Leave it to George Will to perfectly explain in just two words all the recent accusations by Democrats and their media minions that anti-government sentiment sweeping the nation is caused by racism.
Fortunately for those not understanding the reference, Will explained further when the Roundtable discussion on Sunday's "This Week" turned to all the recent pronouncements of racism directed at anyone having the nerve to challenge President Obama's agenda (video embedded below the fold with partial transcript):
As NewsBusters reported Tuesday, syndicated columnist and ABC News contributor George Will created quite a firestorm last week with his call for American troops to be pulled out of Afghanistan.
Readers are encouraged to review the article in question as well as the criticisms here.
On Sunday, at the beginning of the panel segment of ABC's "This Week," Will took on his critics by reading a letter he received from Marine Commandant General Charles Krulak (video embedded below the fold):
Syndicated columnist and ABC News contributor George Will must have known the firestorm that would be set off when his "Time to Get Out of Afghanistan" was published.
As a highly-respected conservative writer who's even held with some esteem by folks on the left, Will surely knew he was expressing a very unpopular position.
Yet, he still wrote it.
Subsequent to its contents being leaked before it appeared at the Washington Post, it seems a metaphysical certitude many NewsBusters readers heard about the piece and likely read opinions of it, but may not have taken the time to review it in its entirety.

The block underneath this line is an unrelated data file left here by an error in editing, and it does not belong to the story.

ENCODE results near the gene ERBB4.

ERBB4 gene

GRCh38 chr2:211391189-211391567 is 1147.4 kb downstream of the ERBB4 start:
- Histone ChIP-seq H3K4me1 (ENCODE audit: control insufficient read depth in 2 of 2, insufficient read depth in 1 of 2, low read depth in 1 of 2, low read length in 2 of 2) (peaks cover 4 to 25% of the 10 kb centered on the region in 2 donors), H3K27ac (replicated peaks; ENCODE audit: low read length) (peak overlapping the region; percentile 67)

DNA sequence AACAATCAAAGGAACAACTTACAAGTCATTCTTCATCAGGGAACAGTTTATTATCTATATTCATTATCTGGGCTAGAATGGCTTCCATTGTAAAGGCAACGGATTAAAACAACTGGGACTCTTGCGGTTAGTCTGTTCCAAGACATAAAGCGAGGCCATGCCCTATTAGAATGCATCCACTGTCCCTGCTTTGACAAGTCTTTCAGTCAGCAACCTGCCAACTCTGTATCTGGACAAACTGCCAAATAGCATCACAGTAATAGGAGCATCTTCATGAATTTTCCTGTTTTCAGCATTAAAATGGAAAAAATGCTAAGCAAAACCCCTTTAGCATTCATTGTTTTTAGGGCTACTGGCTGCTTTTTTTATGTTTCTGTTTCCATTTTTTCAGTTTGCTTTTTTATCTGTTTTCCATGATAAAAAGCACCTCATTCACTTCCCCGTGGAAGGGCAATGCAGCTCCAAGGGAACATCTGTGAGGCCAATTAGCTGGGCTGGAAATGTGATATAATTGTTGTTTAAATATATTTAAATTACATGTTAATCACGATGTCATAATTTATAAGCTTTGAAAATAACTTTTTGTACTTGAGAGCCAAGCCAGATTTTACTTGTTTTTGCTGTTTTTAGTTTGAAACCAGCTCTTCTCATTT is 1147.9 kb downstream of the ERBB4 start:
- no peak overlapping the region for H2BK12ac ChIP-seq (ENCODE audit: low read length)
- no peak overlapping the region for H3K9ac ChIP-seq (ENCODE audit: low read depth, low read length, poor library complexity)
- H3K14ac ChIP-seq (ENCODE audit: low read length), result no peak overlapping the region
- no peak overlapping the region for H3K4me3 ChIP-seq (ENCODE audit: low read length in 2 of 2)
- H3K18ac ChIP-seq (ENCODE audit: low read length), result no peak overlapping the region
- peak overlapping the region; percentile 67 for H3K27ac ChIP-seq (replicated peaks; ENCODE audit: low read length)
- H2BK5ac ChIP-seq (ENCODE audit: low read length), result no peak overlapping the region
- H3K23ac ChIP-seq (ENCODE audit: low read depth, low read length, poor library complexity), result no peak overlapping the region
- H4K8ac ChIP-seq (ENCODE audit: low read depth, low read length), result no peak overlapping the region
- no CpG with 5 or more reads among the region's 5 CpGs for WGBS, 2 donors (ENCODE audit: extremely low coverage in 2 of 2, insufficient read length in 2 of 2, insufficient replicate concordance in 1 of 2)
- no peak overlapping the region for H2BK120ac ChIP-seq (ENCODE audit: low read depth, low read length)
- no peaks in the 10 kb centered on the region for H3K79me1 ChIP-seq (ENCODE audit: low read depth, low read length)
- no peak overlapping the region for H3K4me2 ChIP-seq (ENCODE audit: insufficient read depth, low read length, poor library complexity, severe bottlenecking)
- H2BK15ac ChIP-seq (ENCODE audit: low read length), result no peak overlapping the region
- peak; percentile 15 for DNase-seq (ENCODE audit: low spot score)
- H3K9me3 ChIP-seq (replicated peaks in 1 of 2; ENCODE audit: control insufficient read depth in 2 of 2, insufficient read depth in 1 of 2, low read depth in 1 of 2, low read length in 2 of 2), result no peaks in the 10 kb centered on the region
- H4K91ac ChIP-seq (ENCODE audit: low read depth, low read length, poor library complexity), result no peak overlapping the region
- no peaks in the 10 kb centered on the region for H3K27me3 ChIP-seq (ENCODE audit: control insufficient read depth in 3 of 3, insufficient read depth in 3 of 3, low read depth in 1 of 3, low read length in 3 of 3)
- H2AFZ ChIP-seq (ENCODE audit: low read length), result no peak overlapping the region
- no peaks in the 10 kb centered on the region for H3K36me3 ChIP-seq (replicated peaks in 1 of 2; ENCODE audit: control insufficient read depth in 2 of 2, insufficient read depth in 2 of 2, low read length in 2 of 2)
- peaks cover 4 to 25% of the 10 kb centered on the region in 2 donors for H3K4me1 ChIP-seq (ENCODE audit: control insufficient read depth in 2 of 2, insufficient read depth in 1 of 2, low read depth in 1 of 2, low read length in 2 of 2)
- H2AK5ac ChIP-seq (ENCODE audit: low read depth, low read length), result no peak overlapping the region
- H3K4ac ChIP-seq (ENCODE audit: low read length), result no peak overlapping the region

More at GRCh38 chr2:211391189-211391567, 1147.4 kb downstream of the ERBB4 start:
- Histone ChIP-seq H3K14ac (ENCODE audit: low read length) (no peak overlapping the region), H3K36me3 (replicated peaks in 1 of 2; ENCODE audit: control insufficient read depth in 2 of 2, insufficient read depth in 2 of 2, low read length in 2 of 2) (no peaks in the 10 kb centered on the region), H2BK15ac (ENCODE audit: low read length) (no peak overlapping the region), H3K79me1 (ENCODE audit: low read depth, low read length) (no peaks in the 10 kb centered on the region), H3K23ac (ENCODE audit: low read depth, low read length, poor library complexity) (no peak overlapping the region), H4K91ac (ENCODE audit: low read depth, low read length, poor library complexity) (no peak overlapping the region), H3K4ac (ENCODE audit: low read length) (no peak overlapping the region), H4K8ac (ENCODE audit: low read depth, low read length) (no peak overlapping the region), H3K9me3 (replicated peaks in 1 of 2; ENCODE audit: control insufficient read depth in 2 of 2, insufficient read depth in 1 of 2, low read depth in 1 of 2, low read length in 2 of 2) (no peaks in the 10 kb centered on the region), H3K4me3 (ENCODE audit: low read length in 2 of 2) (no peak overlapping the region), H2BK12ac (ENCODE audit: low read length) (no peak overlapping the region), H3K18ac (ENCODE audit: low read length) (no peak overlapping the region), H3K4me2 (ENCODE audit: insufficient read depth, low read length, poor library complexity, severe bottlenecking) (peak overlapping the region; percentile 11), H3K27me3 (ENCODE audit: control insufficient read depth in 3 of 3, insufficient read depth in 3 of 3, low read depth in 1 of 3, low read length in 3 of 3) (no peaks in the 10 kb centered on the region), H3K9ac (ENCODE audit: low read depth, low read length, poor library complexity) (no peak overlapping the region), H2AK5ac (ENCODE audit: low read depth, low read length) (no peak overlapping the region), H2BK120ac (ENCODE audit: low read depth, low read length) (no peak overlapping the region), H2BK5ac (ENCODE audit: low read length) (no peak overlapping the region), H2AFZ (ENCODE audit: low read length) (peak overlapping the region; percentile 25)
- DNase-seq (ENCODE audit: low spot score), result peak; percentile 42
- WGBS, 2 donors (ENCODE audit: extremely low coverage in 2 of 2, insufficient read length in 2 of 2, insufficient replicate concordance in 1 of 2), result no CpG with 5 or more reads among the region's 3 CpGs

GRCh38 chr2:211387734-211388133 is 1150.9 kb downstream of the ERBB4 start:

Please do so, and then read what others have said about it (in no particular order):
In light of recent reports that Vice President Cheney had ordered the CIA to withhold information about a counterrorism program that was being planned during the Bush administration, on Sunday ABC’s George Stephanopoulos on both Good Morning America and on This Week suggested that the revelations may be "vindication" for House Speaker Nancy Pelosi, or that they at least "bolster" her claims about the CIA lying to her. Stephanopoulos even seemed to be pushing Pelosi to claim "vindication" even while the Speaker’s office was reluctant to do so. Stephanopoulos, from Good Morning America: "I spoke with Speaker Pelosi's office about that, and they don't want to use the word "vindication," but, clearly, it does bolster their case that on several occasions, they were either misled or not given relevant information that the Congress was supposed to have."
During the roundtable discussion on This Week, after conservative columnist George Will brought up the danger of leaks by members of Congress, since congressional members leaked the current story, Stephanopoulos again suggested the story helps Pelosi: "And part of the reason they wrote those letters was in defense of the Speaker, Nancy Pelosi ... they said that they had been misled, and, of course, the Speaker had said the CIA has lied to us on many occasions. I think she said they lie all the time. So this is a measure of vindication, I suppose, for the Speaker, even though she doesn't want to claim it."
During the roundtable discussion, it was left to Will to point out not only that the program "remained in the planning stages," but that the law Democrats are alleging may have been broken has a loophole, suggesting that withholding information on the program may have been legal. Will:
"I’ve always been struck by how -- and it’s not too strong a word -- how obsessed the President and the White House are with Fox News."
So said ABC's George Stephanopoulos during the Roundtable segment of Sunday's "This Week."
I kid you not.